Before we get started on how do you take a professional headshot, let’s look at the definition of a headshot.
A headshot is a photograph that focuses on the head and shoulders and communicates confidence and approachability. A great headshot helps people recognise you and build a connection with you.
I always recommend you work with a professional photographer to create your headshot. They’ll help you relax and create images that feel aligned with your personal brand and capture your personality.
If you’re on a tight budget, here are five quick tips to help you take a professional headshot.
1. Focus on the face
A headshot is different to a branding photo. We’re not looking to tell a story or reveal where you work or what you do. A headshot is a photo that focuses on the head and shoulders so keep it nice and tight, so all the attention is on the face. You also want to ensure you have great eye contact and the eyes are pin sharp in the photo too.
2. Capture a warm and engaging expression
We’re naturally attracted to faces that feel warm and inviting. So if you’ve asked a friend to take your headshot, spend a bit of time having some fun so you feel relaxed. It’s worth taking lots of photos so you have plenty of variety too. Afterwards delete the blinkers and the funny expressions!
I’m often asked by clients if you should smile in a headshot, and my answer is it depends on the situation.
There are lots of factors at play here, such as…
- How you feel about smiling (does it feel natural)
- What’s your job? – is it appropriate to smile
- The company culture
- Where the photos will be used
Definitely take a look at the article on smiling in a headshot, if you’re not sure.
3. Avoid distractions
I mentioned that we need to keep the focus on your face with a warm and engaging expression. To help keep the focus where we want it, simple plain backgrounds are best. The same applies to outfits, again simple block colours are preferred to bold patterns as they’re less distracting.
4. Soft natural light
I’m assuming that you don’t have a room full of professional lighting equipment so there’s a good chance you’ll be working with natural light.
The best kind of light for portraits and headshots is soft light. It wraps around the face, evens out any wrinkles and softens shadows. Think of the light on a cloudy day – this is often perfect for headshots. So try and find open shade or if you’re inside you’ll find great light for portraits from a large north facing window. Avoid direct sun and hard shadows where possible.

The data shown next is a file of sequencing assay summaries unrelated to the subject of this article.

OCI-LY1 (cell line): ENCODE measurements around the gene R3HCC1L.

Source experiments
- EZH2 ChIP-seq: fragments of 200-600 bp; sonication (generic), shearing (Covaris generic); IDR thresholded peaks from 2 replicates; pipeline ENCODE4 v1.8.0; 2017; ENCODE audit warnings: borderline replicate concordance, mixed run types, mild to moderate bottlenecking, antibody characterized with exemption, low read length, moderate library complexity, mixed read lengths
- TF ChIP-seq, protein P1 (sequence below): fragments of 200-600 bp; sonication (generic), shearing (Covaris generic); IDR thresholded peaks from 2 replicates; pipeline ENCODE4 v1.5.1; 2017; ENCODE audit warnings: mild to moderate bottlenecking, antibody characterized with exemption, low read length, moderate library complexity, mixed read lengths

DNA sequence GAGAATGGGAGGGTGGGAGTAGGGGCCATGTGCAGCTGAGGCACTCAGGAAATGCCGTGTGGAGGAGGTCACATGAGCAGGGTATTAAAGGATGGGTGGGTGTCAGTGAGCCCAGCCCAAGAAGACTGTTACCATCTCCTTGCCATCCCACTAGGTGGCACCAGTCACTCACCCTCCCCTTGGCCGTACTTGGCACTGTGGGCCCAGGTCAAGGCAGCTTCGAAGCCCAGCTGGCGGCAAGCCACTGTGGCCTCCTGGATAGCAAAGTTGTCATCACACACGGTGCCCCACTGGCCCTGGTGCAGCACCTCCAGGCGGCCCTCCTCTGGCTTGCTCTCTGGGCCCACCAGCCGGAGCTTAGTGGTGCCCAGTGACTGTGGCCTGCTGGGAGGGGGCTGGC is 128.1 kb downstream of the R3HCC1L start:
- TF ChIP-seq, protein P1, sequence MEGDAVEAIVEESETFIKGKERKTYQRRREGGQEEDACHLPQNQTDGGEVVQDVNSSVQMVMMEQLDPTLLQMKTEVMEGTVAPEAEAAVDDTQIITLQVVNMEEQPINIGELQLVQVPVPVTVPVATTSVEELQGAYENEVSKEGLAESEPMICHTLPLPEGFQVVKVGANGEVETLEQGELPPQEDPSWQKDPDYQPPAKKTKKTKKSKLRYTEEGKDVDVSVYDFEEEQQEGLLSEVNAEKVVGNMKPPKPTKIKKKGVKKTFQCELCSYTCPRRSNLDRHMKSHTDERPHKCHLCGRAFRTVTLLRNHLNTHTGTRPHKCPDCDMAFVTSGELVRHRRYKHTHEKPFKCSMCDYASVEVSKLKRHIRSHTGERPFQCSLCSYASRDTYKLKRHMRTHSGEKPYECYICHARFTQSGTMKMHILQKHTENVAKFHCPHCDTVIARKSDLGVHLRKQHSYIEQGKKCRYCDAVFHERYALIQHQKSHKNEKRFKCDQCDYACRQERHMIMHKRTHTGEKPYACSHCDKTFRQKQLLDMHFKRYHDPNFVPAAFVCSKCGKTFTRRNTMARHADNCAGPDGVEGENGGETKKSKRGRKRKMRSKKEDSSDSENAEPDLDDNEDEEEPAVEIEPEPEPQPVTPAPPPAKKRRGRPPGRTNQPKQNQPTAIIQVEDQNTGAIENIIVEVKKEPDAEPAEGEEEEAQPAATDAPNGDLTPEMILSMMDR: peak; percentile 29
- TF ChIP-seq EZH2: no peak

5. The right camera and lens
Professional photographers will use equipment that’s been designed for portraits. A modern camera will deliver great resolution and sharp focus even in low light. However the lens choice is even more important.
Portrait lenses have a longer focal length which reduces distortion and the depth of field can be easily controlled to blur background distractions.
Ideally you should use a camera with a portrait lens, but if you only have access to a smart phone this is my suggested quick set up.
- Look for a well-lit location with soft light (point 4) and avoid distracting backgrounds (point 3).
- Take some time to ensure you feel relaxed.
- Use the portrait feature on your smartphone camera if it has one. This will keep the focus on the face and blur the background.
- Make sure whoever is taking the photos doesn’t get too close. Smartphone cameras tend to distort the face if you’re too close. So take the photo further away and crop the image afterwards if you need to.
- Play around with different expressions until you capture an image you feel happy with.
Give it a go and let me know how you get on!
If you’d like to find out more, I’ve written a series of headshot photography FAQs. Clients often ask me these questions, so I hope you find them helpful.
If you prefer a chat instead, or you’d like to plan a headshot session you can book a complimentary consultation call here.